WEATHER PERFECT FOR 17TH ANNUAL
BY CASSANDRE L. REED
COOKSBURG, PA--The temperature was perfect and the rain stopped just before the start of the Clarion River Half-Marathon held April 7 in Cook Forest State Park.
More than 445 athletes participated in the picturesque 13.1-mile race along the river, including two wheelchair racers and 53 runners in the two-mile Fun Run.
"It's a good, hard, long run," said race organizer Alice Thurau, a marathoner who participated in the 2000 Olympic trials in South Carolina. She also won the women's division of the half-marathon the first year before becoming an organizer. "People who run the Pittsburgh Marathon like our race because it's a good distance to get your sense of pace."
First place winner in the men's division was Andrew Herr, 35, of Pittsburgh. This was his third consecutive Half-Marathon win.
"The weather was definitely better," said Herr. "The race is always set up really well. I plan to come back next year. I was really surprised that [second place runner] Dan Lesser was so close. I was a little scared since there normally isn't someone that close behind me, but it was a beautiful race."
Lesser finished in 1:09:58, just 15 seconds behind Herr.
"I knew that I was having an off day, so I ran for a second or third place ranking. I was glad to win first!" Roh said. "It was such a beautiful race and I had a great time."
Not all racers were in their 20s and 30s. Richard Blaskiewicz, 64, of Pittsburgh, placed fourth in the 60-69-age category with a time of 1:43:22.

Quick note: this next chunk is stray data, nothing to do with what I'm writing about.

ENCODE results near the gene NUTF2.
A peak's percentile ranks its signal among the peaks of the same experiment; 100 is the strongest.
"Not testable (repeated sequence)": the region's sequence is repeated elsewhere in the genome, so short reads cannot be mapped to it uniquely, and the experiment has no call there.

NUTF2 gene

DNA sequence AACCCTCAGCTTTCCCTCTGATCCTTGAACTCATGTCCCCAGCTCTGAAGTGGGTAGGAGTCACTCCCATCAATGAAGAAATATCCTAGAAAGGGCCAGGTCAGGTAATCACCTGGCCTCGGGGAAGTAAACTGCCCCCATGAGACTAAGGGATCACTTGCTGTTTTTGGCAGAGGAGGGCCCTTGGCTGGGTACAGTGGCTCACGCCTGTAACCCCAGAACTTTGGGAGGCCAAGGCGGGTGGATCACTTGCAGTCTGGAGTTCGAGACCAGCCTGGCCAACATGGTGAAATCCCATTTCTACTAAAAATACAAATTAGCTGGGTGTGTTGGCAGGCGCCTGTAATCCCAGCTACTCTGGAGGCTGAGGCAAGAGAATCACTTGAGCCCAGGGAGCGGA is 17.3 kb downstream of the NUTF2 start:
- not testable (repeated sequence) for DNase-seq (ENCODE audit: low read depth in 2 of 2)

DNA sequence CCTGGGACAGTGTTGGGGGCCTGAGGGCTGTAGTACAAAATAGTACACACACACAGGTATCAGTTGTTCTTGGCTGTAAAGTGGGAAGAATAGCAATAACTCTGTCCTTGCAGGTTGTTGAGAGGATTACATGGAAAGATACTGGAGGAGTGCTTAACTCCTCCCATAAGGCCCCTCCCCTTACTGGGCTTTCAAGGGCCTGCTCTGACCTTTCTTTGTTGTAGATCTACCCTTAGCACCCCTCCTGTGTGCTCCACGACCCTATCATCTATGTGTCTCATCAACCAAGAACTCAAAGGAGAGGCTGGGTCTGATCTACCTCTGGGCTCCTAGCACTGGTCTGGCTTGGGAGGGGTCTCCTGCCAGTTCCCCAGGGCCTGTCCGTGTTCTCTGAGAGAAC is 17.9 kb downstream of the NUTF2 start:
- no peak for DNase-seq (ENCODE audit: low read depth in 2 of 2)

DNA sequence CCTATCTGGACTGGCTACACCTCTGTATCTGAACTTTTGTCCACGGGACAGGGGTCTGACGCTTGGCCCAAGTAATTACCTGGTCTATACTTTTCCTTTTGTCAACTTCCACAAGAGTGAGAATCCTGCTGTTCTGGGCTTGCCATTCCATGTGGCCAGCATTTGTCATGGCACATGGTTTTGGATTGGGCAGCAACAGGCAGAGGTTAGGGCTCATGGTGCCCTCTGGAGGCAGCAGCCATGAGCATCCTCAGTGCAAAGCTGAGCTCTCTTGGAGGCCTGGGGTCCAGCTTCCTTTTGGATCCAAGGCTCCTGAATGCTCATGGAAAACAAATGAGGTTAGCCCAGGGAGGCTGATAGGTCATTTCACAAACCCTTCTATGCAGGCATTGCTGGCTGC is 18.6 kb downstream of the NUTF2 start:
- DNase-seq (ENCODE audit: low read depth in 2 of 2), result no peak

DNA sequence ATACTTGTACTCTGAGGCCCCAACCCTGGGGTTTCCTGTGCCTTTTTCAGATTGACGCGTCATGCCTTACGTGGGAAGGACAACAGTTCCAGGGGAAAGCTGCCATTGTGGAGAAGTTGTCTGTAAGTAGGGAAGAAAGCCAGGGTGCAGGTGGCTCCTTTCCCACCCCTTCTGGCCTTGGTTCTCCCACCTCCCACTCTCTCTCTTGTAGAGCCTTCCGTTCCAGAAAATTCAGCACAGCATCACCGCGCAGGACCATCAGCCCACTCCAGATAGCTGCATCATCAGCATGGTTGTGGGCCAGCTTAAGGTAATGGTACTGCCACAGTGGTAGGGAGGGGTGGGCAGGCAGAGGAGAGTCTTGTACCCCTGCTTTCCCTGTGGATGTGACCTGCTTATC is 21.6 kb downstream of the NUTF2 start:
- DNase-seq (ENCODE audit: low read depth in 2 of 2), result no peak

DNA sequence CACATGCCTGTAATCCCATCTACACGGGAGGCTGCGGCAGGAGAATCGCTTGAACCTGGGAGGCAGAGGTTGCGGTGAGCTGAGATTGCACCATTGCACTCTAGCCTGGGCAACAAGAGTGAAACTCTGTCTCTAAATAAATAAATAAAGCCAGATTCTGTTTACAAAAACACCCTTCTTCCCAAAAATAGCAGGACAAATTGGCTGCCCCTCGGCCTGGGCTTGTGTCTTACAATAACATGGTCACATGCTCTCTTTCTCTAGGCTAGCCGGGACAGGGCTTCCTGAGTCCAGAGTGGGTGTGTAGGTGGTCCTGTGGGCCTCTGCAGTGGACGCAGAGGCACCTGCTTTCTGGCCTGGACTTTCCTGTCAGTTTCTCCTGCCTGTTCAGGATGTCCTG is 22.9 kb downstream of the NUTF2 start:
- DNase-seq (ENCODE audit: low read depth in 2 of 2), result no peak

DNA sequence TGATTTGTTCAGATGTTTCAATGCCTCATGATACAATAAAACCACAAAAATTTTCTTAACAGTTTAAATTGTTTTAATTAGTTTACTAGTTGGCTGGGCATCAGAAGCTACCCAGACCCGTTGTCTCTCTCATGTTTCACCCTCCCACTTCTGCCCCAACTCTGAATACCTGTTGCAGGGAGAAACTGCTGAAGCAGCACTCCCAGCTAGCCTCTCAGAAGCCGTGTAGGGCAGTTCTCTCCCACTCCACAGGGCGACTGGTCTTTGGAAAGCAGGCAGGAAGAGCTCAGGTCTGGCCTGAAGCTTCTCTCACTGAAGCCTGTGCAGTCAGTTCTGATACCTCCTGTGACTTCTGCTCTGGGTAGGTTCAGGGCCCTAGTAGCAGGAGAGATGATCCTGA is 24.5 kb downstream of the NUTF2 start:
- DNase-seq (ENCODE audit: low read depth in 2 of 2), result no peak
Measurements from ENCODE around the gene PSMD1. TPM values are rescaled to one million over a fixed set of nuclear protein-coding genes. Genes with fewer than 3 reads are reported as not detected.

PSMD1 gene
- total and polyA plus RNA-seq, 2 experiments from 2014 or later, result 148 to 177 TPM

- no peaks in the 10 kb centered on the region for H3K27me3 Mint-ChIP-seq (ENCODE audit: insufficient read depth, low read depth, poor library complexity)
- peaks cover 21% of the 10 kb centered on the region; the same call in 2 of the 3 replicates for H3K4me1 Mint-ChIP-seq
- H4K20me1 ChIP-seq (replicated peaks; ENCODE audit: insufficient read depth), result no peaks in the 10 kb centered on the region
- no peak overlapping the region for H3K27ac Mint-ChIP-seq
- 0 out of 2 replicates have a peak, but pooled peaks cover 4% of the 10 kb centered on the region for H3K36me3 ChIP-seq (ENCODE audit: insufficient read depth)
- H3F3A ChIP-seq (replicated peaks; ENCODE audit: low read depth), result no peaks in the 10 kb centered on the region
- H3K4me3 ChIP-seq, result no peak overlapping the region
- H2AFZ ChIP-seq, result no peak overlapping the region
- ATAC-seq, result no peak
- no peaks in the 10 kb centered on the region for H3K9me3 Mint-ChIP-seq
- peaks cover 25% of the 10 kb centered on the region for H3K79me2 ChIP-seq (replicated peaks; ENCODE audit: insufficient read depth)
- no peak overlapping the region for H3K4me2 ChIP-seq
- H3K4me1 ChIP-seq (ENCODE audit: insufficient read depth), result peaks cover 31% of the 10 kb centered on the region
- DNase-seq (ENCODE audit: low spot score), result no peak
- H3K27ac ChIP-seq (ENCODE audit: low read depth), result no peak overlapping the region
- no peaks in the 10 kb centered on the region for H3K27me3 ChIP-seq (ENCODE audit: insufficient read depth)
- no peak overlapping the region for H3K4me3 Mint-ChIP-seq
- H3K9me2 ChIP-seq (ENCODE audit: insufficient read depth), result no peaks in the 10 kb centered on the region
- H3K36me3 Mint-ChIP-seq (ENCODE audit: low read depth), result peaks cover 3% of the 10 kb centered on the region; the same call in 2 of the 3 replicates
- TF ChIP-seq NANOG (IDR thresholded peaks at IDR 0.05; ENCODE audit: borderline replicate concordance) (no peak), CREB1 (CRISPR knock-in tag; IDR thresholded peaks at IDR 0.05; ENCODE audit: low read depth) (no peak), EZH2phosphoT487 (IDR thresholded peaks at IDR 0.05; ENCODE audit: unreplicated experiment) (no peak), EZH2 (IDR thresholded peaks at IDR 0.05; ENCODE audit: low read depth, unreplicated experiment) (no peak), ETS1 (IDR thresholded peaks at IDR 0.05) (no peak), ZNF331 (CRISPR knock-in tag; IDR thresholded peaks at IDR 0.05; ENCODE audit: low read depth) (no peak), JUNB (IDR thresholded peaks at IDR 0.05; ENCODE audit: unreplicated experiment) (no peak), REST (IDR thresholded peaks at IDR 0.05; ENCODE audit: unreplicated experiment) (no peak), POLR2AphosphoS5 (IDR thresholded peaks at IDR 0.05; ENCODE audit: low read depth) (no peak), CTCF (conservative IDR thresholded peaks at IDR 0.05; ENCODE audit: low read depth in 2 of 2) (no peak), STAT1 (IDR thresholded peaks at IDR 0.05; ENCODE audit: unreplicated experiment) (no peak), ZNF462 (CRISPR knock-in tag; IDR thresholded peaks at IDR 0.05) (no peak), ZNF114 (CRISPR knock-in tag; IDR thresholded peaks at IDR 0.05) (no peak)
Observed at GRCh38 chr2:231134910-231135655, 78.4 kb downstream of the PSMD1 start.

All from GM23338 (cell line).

"It's great. I was surprised I did this well! I wasn't going to run, but I wanted to better my time," he said. "The race was just beautiful."
Organizers never know who will show up for the race. Local celebrities, including Pittsburgh Mayor Tom Murphy and KDKA weatherman John Burnett, have run the half-marathon, and Don Slusser, a top local runner from Pittsburgh, participates every year.
"There were about the number of runners that I expected," said race organizer Keith Hileman. "We've been doing this for quite a few years, but there were still some scary moments. One was when I lost track of the timer and the pace car, with only a few minutes left before the starting gun. We finally found the pace car in time and after that things went smoothly."
The course is described as flat to gently rolling. However, Hileman warns runners that at the 12-mile mark, there's a 100-foot elevation.
"It's not difficult, but after racing 12 miles it's tough," he said. "You can be running along, feeling pretty good, then you get hit with that. We like to tell them to be prepared."
There is never a lack of community involvement. Organizers estimate 75-100 volunteers are needed each year to run the water stations available every two miles, direct parking, help with registration and the finish line, and clean up afterwards. Several local civic groups, churches, and school groups help out and some use the event as a fundraiser for their organization.
Free massages administered by local therapists are also available to runners after the race.
Runners compete in 10 age divisions. Cook Riverside Cabins in Cook Forest donates a weekend stay for the male and female winners of the Masters category. Overall first place winners receive a one-night stay at the Clarion River Lodge or Gateway Lodge. A handcrafted mug is given to the top three men and women, the first five places in each division, and the three top tri-county (Clarion, Forest, or Jefferson counties) finishers. Ribbons are awarded to all Fun Run finishers.
Some people choose to walk the race course, so organizers encourage them to begin before the start of the half-marathon. Walkers receive a race T-shirt, although no prizes are awarded.
For more information about the Clarion River Half-Marathon,
visit the Clarion River Runners' Web site at:
Cassandre L. Reed is a sophomore at Clarion High School. She was a race volunteer for this year's event.